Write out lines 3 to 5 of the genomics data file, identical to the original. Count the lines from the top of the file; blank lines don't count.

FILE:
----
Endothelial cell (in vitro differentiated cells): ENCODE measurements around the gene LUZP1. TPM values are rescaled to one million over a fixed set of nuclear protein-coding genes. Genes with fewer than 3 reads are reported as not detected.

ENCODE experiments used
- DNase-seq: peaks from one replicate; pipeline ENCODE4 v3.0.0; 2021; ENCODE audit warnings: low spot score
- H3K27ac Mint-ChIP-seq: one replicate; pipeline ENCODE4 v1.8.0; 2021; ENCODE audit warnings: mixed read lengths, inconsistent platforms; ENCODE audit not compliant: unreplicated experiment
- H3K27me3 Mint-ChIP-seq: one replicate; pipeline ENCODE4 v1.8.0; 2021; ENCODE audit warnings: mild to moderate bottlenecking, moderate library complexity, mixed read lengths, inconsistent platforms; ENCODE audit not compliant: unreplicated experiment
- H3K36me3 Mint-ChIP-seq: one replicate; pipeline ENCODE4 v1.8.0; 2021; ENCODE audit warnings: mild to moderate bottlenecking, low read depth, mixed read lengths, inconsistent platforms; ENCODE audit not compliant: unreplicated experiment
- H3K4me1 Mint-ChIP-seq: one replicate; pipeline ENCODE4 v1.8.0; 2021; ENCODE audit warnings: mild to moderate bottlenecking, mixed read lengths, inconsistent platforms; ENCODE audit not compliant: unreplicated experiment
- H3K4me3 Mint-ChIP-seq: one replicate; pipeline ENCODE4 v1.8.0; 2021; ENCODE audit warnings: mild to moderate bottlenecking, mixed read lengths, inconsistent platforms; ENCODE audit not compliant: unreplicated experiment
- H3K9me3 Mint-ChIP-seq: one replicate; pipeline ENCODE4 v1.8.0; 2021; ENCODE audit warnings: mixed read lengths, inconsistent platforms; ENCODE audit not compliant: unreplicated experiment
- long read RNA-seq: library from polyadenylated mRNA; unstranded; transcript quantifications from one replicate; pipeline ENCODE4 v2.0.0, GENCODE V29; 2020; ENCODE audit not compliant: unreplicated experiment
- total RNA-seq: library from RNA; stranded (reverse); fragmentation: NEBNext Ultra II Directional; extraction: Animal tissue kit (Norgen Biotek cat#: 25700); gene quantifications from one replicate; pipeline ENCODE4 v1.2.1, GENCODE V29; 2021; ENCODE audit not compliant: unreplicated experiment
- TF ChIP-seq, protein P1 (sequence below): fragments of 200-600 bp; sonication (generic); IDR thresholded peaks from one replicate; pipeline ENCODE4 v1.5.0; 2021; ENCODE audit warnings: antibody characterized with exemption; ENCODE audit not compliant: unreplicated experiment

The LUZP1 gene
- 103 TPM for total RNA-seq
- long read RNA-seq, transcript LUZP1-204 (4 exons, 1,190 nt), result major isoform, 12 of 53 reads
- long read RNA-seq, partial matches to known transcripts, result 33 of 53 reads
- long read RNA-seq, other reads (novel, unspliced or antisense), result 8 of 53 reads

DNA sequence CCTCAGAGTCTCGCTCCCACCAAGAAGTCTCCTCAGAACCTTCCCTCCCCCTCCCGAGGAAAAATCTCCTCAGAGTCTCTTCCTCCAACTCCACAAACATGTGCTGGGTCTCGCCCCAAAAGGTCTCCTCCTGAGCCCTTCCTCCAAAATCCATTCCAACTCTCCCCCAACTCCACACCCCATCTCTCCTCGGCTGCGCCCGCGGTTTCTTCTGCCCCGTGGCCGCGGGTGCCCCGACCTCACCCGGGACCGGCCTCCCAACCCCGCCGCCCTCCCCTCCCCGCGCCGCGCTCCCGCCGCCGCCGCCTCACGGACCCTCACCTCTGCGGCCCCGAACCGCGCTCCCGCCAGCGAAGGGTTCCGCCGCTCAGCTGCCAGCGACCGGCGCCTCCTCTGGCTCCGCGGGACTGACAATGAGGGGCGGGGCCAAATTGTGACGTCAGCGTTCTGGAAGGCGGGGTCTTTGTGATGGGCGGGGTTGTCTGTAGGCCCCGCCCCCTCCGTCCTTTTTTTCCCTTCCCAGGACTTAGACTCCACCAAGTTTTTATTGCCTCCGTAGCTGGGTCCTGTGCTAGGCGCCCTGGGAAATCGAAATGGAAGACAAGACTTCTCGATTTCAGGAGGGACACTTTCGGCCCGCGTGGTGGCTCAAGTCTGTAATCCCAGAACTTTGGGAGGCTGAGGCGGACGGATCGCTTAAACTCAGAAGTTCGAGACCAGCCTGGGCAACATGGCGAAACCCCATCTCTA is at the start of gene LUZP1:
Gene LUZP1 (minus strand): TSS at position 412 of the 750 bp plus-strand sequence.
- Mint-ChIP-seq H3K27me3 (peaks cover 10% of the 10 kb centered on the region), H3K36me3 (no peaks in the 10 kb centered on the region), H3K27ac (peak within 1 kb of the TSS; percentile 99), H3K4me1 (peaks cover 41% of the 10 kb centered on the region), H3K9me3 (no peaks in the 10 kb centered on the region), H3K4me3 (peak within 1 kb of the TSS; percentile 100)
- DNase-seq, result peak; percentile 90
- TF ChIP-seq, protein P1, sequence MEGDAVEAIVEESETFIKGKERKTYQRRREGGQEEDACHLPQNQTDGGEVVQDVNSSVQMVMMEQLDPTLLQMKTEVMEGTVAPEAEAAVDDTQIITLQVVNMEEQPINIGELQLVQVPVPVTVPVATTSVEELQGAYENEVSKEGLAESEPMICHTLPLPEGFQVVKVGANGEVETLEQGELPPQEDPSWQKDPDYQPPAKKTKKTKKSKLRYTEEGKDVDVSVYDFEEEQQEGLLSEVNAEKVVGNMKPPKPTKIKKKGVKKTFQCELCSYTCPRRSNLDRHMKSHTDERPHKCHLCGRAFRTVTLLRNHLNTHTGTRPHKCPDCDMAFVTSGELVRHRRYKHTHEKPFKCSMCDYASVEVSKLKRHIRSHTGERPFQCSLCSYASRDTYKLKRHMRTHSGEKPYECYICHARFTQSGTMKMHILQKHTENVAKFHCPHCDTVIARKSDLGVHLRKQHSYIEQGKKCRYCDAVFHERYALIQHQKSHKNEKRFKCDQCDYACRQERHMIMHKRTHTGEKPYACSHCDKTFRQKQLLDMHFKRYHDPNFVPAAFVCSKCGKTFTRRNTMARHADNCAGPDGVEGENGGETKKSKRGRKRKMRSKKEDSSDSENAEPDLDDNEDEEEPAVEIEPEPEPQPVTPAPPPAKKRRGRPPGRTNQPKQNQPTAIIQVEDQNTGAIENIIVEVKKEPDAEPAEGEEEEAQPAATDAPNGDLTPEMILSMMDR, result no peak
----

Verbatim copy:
- DNase-seq: peaks from one replicate; pipeline ENCODE4 v3.0.0; 2021; ENCODE audit warnings: low spot score
- H3K27ac Mint-ChIP-seq: one replicate; pipeline ENCODE4 v1.8.0; 2021; ENCODE audit warnings: mixed read lengths, inconsistent platforms; ENCODE audit not compliant: unreplicated experiment
- H3K27me3 Mint-ChIP-seq: one replicate; pipeline ENCODE4 v1.8.0; 2021; ENCODE audit warnings: mild to moderate bottlenecking, moderate library complexity, mixed read lengths, inconsistent platforms; ENCODE audit not compliant: unreplicated experiment